And you were dead because1 of the transgressions2 and sins in which you once walked, as the world has through the ages3 according to the ruler of domain4 of the air5 ; the spirit now working in the unyielding6 sons.
A major aspect of Christian life is remembering where you came from. Christianity is fundamentally a faith of redemption. Part of redemption is being redeemed from something.
There are two common problems we encounter when dealing with our sinful past:
- Forgetting it completely: Many times we look at life from the vantage point of where we are now, a loose site of what a wretch we were before Christ. This creates pride, making us think we're perfect, and often causing us to berate others who are still in need of redemption.
- Hanging on to it: There are many that are so caught up in who it is that they used to be that they cannot move on. Either they keep condemning themselves (which is unhealthy), or they are focused on the thing they were redeemed from as the central obstacle in all Christian life (like a former alcoholic believing that all alcohol is evil by nature).
Therefore, this week consider the life you live in comparison to the world. Is it different? Are you living a life that is distinct and holy? Holy doesn't mean that you live perfectly moral. It simply means that you live differently: a life devoted to God. So live that out, and celebrate that we are no longer tied to the concerns and ways of this world, but have been birthed into a greater life.
1 There actually is no preposition here at all, though one is implied because the words 'transgressions' and 'sins' are in the dative (which makes them indirect objects grammatically). Most translations use the term 'in' here, but sense there is really no demand to use any particular preposition here, I thought to use one that explained things better.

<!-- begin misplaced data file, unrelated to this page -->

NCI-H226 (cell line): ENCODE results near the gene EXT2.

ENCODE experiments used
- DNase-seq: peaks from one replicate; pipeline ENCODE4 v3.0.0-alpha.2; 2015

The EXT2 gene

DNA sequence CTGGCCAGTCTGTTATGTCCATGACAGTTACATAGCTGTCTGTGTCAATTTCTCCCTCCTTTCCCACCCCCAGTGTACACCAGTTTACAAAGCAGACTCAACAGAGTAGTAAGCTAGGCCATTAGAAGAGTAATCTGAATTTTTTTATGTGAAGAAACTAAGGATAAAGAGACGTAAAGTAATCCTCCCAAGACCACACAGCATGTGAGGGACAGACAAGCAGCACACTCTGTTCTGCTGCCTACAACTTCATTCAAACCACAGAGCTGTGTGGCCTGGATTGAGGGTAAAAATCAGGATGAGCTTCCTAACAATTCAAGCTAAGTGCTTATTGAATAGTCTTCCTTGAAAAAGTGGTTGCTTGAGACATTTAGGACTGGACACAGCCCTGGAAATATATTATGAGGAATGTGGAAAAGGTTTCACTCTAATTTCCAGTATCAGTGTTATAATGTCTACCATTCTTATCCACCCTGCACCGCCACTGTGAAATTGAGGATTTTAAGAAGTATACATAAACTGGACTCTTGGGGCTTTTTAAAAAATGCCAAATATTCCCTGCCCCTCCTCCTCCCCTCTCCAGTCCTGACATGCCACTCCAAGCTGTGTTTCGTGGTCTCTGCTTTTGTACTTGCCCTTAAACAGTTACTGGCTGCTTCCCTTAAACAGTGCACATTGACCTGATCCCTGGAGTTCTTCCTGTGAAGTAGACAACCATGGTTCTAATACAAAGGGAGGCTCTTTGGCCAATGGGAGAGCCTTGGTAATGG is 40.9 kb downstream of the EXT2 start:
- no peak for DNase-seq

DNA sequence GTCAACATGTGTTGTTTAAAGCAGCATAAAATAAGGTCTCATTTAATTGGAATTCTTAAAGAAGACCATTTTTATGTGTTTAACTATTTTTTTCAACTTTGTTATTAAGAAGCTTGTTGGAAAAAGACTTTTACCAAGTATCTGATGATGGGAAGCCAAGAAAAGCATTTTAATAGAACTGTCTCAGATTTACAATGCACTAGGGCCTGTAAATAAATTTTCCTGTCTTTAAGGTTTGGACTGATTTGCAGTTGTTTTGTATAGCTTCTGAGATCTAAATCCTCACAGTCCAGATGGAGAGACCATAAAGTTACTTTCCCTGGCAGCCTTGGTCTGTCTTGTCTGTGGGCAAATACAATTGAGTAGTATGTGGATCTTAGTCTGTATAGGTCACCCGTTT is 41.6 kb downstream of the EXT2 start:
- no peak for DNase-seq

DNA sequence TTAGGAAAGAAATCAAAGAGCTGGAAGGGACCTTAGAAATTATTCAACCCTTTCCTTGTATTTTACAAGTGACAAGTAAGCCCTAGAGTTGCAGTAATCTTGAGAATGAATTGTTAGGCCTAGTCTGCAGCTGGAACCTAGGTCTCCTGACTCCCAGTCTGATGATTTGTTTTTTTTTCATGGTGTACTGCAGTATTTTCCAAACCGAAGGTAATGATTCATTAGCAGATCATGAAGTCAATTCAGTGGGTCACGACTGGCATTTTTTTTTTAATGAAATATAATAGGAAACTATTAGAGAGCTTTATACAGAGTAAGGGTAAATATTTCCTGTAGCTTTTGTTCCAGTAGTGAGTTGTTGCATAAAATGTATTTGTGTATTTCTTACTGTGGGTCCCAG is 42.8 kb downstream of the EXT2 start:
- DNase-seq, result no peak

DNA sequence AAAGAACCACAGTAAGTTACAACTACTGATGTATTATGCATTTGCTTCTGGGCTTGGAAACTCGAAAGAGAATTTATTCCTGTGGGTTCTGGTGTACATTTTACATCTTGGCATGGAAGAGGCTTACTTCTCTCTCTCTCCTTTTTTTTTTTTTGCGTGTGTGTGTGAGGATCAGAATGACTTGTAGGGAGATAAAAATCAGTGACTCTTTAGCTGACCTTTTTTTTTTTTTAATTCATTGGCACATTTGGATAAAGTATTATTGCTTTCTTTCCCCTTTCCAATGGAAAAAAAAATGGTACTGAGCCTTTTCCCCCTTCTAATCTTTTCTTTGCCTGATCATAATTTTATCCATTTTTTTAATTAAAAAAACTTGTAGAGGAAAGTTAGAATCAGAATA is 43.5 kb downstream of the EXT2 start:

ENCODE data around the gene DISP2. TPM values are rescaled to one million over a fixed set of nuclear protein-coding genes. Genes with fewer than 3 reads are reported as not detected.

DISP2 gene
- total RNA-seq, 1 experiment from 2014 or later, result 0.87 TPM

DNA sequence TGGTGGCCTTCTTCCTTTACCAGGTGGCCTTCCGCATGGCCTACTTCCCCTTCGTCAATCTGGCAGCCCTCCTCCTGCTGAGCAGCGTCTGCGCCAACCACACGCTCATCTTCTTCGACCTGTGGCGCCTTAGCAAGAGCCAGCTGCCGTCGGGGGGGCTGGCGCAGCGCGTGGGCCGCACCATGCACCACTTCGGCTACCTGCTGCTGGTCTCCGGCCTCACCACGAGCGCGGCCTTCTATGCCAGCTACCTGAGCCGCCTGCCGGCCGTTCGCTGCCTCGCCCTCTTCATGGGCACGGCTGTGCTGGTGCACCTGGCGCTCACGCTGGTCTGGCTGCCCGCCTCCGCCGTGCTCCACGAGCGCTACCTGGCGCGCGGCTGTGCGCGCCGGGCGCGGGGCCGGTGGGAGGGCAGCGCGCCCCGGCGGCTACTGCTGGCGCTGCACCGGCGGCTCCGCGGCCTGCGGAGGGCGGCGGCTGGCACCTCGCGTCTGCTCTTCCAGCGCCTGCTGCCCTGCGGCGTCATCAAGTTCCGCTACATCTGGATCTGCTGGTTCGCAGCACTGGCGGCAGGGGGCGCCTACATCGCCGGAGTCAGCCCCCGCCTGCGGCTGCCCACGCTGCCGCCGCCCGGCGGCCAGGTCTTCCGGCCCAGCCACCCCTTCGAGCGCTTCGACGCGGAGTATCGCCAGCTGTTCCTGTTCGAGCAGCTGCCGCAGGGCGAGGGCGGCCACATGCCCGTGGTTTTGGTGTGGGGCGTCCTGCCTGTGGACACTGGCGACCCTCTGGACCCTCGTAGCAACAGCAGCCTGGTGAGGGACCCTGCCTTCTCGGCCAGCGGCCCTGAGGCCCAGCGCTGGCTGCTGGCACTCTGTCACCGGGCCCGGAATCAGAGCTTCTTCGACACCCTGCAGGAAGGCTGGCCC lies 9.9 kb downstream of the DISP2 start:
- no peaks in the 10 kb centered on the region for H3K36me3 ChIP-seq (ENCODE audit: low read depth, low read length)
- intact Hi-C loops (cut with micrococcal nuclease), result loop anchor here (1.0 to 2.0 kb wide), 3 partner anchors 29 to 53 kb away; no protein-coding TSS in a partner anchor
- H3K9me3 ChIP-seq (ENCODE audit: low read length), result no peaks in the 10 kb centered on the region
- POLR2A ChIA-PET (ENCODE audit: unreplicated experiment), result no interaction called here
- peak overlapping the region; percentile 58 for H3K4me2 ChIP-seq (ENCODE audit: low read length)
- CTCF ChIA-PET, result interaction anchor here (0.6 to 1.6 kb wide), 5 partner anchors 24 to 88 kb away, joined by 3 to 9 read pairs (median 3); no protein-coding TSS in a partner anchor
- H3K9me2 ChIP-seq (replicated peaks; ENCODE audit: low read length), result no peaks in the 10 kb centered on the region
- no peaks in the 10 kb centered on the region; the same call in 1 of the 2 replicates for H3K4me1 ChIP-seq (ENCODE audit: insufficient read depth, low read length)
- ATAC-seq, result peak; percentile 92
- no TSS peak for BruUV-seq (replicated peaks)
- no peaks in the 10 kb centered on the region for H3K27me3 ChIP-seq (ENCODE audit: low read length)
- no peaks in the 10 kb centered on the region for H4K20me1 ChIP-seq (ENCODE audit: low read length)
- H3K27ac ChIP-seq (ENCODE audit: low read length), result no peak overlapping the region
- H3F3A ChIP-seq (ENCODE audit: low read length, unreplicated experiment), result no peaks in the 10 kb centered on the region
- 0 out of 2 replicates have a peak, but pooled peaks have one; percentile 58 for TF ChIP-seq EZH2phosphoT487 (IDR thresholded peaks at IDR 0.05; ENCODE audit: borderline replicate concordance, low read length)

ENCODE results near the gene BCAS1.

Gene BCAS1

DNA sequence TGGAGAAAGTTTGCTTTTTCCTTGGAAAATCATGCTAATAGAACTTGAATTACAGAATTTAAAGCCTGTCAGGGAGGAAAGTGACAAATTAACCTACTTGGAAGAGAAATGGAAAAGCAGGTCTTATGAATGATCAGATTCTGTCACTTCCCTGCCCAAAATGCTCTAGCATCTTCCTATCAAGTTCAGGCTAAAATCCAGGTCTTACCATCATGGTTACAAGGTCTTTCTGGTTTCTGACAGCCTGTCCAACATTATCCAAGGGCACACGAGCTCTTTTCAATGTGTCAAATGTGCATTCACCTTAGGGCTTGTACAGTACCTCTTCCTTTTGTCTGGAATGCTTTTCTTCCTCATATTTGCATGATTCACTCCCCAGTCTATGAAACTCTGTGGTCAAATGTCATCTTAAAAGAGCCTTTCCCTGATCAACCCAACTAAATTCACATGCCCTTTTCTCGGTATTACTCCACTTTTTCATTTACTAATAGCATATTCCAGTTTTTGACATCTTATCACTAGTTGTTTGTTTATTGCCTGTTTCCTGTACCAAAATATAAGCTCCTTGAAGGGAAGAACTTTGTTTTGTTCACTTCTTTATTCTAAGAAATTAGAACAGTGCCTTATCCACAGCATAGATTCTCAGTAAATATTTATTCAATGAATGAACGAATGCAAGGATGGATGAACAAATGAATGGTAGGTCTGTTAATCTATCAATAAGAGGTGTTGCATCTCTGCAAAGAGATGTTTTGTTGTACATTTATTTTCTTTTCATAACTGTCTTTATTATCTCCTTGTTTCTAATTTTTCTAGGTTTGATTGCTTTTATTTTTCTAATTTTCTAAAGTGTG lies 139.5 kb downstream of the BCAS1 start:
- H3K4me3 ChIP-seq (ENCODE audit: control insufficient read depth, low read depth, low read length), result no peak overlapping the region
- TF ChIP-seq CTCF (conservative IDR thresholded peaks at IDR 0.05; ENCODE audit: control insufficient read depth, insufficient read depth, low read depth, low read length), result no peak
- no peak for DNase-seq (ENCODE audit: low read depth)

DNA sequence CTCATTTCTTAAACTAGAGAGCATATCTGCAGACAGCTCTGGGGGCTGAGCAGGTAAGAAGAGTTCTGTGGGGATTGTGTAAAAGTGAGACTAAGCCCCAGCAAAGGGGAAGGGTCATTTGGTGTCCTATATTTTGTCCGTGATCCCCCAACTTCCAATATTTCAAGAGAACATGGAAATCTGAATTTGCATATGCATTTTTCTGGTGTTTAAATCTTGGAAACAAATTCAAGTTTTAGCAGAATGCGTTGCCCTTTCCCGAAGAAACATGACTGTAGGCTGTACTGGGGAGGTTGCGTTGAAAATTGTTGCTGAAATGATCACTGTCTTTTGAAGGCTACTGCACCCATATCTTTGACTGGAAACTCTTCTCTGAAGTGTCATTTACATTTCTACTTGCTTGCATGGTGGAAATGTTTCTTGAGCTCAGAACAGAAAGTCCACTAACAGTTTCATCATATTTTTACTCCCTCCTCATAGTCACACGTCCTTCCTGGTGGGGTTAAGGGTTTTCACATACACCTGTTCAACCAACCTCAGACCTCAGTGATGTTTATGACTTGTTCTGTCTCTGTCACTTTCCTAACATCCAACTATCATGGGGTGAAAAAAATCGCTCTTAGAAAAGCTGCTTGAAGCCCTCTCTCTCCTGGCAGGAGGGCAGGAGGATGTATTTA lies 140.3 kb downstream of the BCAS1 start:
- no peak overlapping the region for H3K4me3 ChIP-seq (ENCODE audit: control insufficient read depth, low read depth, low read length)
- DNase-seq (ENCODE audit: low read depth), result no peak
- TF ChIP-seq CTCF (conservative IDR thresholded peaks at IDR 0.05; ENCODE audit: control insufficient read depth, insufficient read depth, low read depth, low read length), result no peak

2 The word here is literally 'an act of falling aside'.
3 The phrase here is "kata ton aiona tou kosmou toutou" which means "according to the eon of this world". The two basic ways I saw to translate this in other versions was "according to the course of this world" [KJV/etc...] (which is not literal enough to be this cryptic in my opinion) and "following the course of this world" [ESV/NIV]. I think the second is better, but I think both miss the mark since they don't interact with the notion of the 'aion'.
'Aion' is defined as a long period of time. It is even translated as eternity in some contexts. I believe in this context it means the full time of this world, or this world's full lifetime. I then translated it to point this out.
4 Ok, the word is is literally 'air'. What is important to note here is that there is a connection in Greek (and Hebrew) between spirit and air. The Greek (and Hebrew) word for spirit means wind or breath, and the word air can also mean the upper regions. It is also important that the word later on translated as 'spirit' is connected to this word here for this same reason. The "spirit working" is an element of the air. Since it is impossible to translated both of these senses simultaneously in English, I decided to emphasize the other half here.
However, I am really unsure of this choice, and debated for hours before I finally settled on it. Even now I'm really unsure.
5'Exousia' literally means "the right to do what one wishes". Where it was used in chapter 1, I translated it as 'authority', and I still think that that is the best sense of the word. However, it doesn't make sense in this context. The word 'influence' is chosen here just to make the sentence read easier.
6 'Apeitheia' means "won't be convinced". I felt that 'disobedience' was too law focused.